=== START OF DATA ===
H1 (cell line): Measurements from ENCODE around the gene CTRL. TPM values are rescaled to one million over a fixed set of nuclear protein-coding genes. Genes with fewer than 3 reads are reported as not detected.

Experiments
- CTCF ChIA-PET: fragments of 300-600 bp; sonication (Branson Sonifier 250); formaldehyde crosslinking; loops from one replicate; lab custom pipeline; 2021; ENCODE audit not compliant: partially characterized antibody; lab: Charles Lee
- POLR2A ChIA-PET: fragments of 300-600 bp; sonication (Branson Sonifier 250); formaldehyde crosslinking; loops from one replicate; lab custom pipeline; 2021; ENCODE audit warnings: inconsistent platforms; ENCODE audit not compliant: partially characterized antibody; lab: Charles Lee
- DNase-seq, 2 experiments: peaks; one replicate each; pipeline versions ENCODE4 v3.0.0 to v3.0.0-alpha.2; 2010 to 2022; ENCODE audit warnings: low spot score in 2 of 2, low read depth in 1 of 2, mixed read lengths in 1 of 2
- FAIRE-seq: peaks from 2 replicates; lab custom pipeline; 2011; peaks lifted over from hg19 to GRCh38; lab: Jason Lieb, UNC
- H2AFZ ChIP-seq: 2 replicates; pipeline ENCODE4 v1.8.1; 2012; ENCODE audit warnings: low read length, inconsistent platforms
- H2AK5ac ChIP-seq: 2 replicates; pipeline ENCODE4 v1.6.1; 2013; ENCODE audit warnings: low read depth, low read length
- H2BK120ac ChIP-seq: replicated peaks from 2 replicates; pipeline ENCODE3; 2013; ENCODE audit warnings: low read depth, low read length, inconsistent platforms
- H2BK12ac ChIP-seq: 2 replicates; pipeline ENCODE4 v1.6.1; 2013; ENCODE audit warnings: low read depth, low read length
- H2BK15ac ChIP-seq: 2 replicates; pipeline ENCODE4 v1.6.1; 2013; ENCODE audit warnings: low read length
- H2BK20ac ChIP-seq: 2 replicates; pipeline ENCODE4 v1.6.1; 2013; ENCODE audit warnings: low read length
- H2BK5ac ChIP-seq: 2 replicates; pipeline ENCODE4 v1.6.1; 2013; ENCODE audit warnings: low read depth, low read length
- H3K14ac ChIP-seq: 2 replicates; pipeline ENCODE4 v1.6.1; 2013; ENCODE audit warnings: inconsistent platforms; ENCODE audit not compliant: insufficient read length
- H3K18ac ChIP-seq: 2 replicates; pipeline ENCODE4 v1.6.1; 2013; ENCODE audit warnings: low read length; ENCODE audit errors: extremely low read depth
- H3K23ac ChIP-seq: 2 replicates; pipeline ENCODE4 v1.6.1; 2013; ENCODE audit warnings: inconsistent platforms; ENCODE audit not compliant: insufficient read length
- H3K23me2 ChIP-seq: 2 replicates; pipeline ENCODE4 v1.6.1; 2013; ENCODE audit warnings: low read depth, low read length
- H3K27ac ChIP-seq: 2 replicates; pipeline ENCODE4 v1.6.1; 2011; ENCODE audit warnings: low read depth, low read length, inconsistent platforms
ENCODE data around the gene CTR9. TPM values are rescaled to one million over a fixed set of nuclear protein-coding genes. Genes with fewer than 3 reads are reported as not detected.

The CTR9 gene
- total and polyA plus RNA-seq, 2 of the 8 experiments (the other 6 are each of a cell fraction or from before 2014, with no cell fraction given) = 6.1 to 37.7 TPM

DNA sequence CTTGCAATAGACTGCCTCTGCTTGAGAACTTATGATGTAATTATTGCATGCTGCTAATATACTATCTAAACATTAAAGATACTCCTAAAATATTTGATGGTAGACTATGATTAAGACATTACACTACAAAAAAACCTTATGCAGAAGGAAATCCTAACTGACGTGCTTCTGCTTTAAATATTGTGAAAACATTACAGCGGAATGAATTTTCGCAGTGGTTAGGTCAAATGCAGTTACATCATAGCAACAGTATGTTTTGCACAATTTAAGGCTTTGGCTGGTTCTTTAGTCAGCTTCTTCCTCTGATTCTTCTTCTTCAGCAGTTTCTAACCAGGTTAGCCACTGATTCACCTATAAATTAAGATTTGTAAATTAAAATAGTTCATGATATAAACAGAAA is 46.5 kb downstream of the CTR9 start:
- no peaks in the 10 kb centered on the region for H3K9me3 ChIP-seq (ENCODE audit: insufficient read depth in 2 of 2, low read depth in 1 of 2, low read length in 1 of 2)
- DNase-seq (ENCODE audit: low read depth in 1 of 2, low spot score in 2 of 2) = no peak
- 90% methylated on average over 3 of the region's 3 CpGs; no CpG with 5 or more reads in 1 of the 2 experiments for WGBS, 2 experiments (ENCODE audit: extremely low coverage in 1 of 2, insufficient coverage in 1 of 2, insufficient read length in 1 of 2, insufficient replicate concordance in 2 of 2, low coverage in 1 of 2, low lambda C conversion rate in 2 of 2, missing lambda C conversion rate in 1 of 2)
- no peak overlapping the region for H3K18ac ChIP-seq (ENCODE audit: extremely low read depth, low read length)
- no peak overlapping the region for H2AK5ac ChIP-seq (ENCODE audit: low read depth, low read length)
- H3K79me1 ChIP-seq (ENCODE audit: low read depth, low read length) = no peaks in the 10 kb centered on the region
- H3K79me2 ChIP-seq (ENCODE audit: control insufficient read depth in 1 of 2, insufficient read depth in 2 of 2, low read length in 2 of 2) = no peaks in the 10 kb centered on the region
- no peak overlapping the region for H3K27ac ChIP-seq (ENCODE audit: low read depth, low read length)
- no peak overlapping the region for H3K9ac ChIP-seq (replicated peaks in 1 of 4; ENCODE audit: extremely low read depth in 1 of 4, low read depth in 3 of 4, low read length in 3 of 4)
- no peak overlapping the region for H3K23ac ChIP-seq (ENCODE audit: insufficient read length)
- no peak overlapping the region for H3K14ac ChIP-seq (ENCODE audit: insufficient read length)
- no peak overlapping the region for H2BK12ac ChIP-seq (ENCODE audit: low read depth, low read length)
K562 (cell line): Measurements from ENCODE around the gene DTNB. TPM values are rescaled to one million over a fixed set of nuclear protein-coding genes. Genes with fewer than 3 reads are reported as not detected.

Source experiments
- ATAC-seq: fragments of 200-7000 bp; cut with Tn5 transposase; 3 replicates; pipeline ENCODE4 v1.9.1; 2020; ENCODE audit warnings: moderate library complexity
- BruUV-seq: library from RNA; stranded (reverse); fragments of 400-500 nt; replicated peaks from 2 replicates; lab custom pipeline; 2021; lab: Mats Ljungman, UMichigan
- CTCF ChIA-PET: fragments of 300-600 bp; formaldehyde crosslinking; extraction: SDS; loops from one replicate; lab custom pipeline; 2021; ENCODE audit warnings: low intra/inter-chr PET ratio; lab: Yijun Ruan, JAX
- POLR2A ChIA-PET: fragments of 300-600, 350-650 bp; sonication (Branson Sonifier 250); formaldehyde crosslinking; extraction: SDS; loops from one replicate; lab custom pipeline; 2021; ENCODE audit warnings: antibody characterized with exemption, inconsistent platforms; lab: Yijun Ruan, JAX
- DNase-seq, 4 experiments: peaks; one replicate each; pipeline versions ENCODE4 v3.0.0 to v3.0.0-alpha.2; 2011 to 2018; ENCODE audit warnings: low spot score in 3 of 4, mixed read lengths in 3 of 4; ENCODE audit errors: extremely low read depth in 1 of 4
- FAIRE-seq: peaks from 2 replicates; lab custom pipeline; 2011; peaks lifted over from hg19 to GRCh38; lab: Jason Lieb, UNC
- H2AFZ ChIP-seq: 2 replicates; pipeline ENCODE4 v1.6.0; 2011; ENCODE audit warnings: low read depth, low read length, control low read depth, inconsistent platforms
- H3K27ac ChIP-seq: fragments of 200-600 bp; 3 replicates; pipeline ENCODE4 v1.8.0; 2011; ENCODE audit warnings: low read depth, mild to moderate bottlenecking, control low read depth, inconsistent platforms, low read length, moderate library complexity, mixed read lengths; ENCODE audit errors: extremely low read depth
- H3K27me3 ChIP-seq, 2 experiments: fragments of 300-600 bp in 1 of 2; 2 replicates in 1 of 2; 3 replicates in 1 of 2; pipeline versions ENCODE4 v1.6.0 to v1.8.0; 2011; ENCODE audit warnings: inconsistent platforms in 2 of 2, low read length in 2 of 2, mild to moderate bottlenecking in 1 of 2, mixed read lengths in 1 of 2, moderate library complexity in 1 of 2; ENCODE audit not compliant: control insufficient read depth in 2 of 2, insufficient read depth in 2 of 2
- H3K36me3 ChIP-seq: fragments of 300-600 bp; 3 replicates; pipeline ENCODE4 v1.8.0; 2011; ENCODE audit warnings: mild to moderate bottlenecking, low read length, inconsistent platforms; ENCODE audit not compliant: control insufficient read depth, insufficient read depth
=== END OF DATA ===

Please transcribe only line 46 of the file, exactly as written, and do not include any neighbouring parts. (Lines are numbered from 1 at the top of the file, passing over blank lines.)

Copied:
- H3K36me3 ChIP-seq: fragments of 300-600 bp; 3 replicates; pipeline ENCODE4 v1.8.0; 2011; ENCODE audit warnings: mild to moderate bottlenecking, low read length, inconsistent platforms; ENCODE audit not compliant: control insufficient read depth, insufficient read depth